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Morada potatoes are generally small in size and are knobby, oblong, and slender in shape with curved or straight ends. The semi-rough skin is tan to brown and is covered in medium-set eyes, creating a bumpy exterior. Underneath the thin skin, the dense flesh is firm, dry, and cream-colored with a vivid marbling of purple and violet hues. Morada potatoes are starchy, and when cooked, they develop a soft, somewhat mealy texture with a nutty, earthy flavor.
Morada potatoes are available year-round.
Morada potatoes, botanically classified as Solanum tuberosum, are edible, underground tubers that are members of the Solanaceae or nightshade family along with eggplant and tomatoes. Native to Peru, Morada in Spanish means “purple” and the name “purple potatoes” is used to describe many different varieties of indigenous Peruvian tubers that contain purple hues. In Peru, purple potato varieties widely range from having a solid, dark blue-purple flesh and skin tone, to lighter colored skin with marbled flesh, to a combination of the two as many native varieties have been hybridized and blended in cultivation over hundreds of years. Morada potatoes are favored for their unique coloring and nutty flavor, commonly used as a table potato in everyday cooking in Peru.
Morada potatoes are an excellent source of potassium, vitamin C, fiber, and antioxidants. They also contain some magnesium, phosphorus, calcium, iron, and zinc.
Morada potatoes are utilized in a wide variety of culinary applications and can be roasted, fried, boiled, and baked. The tuber’s semi-starchy texture allows them to hold their shape when boiled and can be cubed and tossed into potato salads, cooked in soups or stews, or boiled and mashed as a colorful side dish. They can also be made into gnocchi or baked and served whole. Morada potatoes will retain some color when cooked, but depending on the tonality of the marbling, each tuber will vary. The thin skin is also edible, containing many nutrients, and can be left on in the cooking process. In Peru, Morada potatoes are incorporated into causa morada, which is a layered dish made out of boiled, mashed potatoes and a filling such as chicken or tuna salad. This dish can be served as an accompaniment to main dishes or served as an appetizer. Morada potatoes are also commonly stuffed with fillings, sliced into French fries, or boiled, sliced, and topped with sauces. Morada potatoes pair well with poultry, beef, pork, fish, beans, corn, cilantro, garlic, rice, and quinoa. The tubers will keep 3-5 weeks when stored in a cool, dry, and day place.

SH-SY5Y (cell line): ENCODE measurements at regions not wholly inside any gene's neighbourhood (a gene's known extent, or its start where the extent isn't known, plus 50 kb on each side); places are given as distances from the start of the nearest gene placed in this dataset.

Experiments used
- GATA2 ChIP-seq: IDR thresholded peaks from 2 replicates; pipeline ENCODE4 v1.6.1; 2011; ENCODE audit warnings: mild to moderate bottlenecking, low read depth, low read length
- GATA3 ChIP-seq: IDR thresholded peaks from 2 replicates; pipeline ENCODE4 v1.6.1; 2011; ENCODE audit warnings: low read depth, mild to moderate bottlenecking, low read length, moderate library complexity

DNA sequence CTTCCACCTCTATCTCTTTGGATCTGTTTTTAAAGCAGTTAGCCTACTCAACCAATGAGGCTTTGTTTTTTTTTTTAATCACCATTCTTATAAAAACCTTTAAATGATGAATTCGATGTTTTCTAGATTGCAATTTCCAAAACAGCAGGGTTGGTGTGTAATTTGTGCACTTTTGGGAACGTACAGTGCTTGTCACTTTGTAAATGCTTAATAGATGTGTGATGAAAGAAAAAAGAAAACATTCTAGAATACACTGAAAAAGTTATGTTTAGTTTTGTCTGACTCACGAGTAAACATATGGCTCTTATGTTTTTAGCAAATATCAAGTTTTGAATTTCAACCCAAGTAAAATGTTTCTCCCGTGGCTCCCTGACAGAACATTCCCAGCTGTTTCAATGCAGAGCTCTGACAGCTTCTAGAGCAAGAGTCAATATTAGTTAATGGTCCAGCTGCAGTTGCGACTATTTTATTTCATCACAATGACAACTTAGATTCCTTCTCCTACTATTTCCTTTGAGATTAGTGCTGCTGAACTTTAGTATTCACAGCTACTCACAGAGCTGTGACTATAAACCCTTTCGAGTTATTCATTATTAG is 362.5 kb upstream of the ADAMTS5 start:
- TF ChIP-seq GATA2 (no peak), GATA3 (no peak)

In Peru, potatoes are considered to be one of the most important crops as a source of revenue, and many of the tubers are grown by small family farms. Potatoes are also deeply rooted in Peruvian culture and tradition, but with globalization expanding many lower-cost foods to the country, many of the native varieties are being lost in cultivation. To protect and promote the unique tubers, Peru has created the National Potato Day, which is celebrated annually on May 30th. During the celebration, many of the native varieties such as the Morada are highlighted to bring awareness to the nutritious tubers and to spark a sense of pride over the historical significance of cultivating potatoes. National Potato Day is celebrated throughout the country and restaurants also highlight the native potatoes by creating popular traditional Peruvian dishes such as pachamanca, lomo saltado, papas a la huanciana, and causa.
Morada potatoes are native to Peru and potatoes, in general, have been cultivated in regions across the country for over eight thousand years. Since ancient times, many of these native tubers were cross-bred to create new and improved varieties, leading Peru to have over three-thousand different kinds of potatoes today. Morada potatoes can be found in select regions of Peru, cultivated on a small scale and sold at fresh local markets.